On the other hand, Apple certainly has a strong financial interest in enticing you to buy a new Mac. The Fusion drive, combining much of the performance advantage of a solid state drive with the larger capacity of a mechanical hard drive, can make your Mac run a lot faster. You can actually hack a Fusion drive from a solid state drive and a regular hard drive if you want. There are instructions online, though I won’t vouch for any, which is why I’m not providing a link.

The 2013 MacBook Air, with substantially longer battery life, is one sure scheme to encourage you to upgrade. Harnessing the power efficiencies of the Intel Haswell processor, the next generation MacBook Pros will also offer much better battery longevity. The Mac Pro reinvents the traditional computing workstation form factor, and if customers can get past the relative lack of external expansion, there may be loads of buyers.

As for me, perhaps I’m on borrowed time with a nearly four-year-old iMac. In other times, I would have upgraded by now. Maybe when the 2013 refresh arrives, but I’m in no real rush.

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7 Responses to “Do Macs Now Have a Longer Useful Life?”

  1. Ted Schroeder says:

    “… even though Apple would surely prefer that you send it out to pasture and buy a new one.”

    I wonder. Yeah, for the most part, it’s probably true, but Apple still seems, to me at least, to be a little bit different in this regard.

    I’d guess that for them, that four-year-old iMac is a little bit of advertising – pushing the point that Apple makes a quality product.

  2. I was ready to pull the trigger on a new iMac system when they were showcased last fall. But the shipping times were so abysmal I waited…and now I’m out of the must have it phase and will wait for the next upgrade.

  3. d says:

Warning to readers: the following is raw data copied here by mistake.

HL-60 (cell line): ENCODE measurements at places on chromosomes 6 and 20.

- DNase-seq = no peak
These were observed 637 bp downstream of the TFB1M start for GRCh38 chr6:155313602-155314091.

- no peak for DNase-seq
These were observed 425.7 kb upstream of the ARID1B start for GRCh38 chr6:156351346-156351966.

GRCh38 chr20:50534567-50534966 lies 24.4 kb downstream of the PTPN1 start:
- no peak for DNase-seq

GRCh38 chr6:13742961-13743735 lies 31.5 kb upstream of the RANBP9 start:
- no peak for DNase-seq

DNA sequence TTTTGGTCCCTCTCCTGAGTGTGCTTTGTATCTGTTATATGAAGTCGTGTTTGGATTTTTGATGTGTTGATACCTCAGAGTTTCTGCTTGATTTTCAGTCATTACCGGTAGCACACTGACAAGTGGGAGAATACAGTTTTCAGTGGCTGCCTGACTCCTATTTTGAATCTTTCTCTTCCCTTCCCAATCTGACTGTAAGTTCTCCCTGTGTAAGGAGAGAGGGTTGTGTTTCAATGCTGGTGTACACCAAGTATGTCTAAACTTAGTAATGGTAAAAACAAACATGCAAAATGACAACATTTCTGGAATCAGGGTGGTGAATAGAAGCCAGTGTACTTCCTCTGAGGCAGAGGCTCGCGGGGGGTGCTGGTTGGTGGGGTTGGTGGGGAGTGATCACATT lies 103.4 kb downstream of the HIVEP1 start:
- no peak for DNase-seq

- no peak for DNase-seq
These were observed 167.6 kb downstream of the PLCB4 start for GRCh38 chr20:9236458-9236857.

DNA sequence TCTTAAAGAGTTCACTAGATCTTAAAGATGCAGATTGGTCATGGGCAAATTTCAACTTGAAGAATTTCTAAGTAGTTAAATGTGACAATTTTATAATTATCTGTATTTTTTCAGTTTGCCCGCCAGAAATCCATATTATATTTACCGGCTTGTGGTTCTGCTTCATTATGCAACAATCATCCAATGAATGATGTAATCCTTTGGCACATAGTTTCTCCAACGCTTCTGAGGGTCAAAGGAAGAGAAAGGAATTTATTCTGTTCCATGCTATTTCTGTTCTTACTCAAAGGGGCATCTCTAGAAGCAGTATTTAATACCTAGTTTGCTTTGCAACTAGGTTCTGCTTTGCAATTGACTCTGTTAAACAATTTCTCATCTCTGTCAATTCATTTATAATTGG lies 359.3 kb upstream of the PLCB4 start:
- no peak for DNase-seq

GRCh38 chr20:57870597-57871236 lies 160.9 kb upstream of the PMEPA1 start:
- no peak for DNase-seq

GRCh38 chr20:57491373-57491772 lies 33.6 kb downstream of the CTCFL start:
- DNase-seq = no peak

I wouldn’t say that being able to run the current version of Mac OS isn’t necessarily the main qualifier for being ‘useful.’

    I would say that being able to access content and play media would be the main qualifier for a recreational machine.

    For instance, I still take my 2005 PowerBook G4 (Mac OS X 10.5) to work with me because with its (2) internal HD’s, it can hold my entire music library, update podcasts, and give me something to listen to while I work. It can access web content well enough and handle email photo editing (Aperture 2 & Photoshop) just fine. However, good luck getting an HD movie to play without dropping frames like mad. That one is barely on edge for being useful overall, but it performs most tasks I would use it for well enough. Being able to play podcasts a 2x speed while simultaneously playing music is enough for me to keep this one around.

    My parents, on the other hand, are still stuck with a PowerMac G4 from 2000. While it runs the same OS as the powerbook, accessing any webpage that’s up to current standards requires inhuman patience. Email it can handle, but don’t expect to be able to scroll through hundreds of messages. Video is a joke, and they don’t even bother with music. You might be able to do some word processing or spreadsheets, but that’s iffy.

    I’ve had to use windows machines half the age of these two macs (running XP) that can barely pull off what the Macs can, so I would have to agree with Kurt- the hardware and software can definitely outlast the competitor. Whether or not a machine is still ‘useful’ is a very subjective question.

    In the meantime, I’ll delude myself thinking my current Mac Pro is the fastest I can currently get…

  4. Brian M says:

    Most Mac users I know are on about a 5 year upgrade cycle. (exception being those in Video jobs where they upgrade every year or two)

    Typically I’ve been faster than the 5 years, until I got a Mac Pro in 2007, it is now over 6 years old, and I am finally looking to replace it rather than continue to upgrade (too many technologies in it are too old).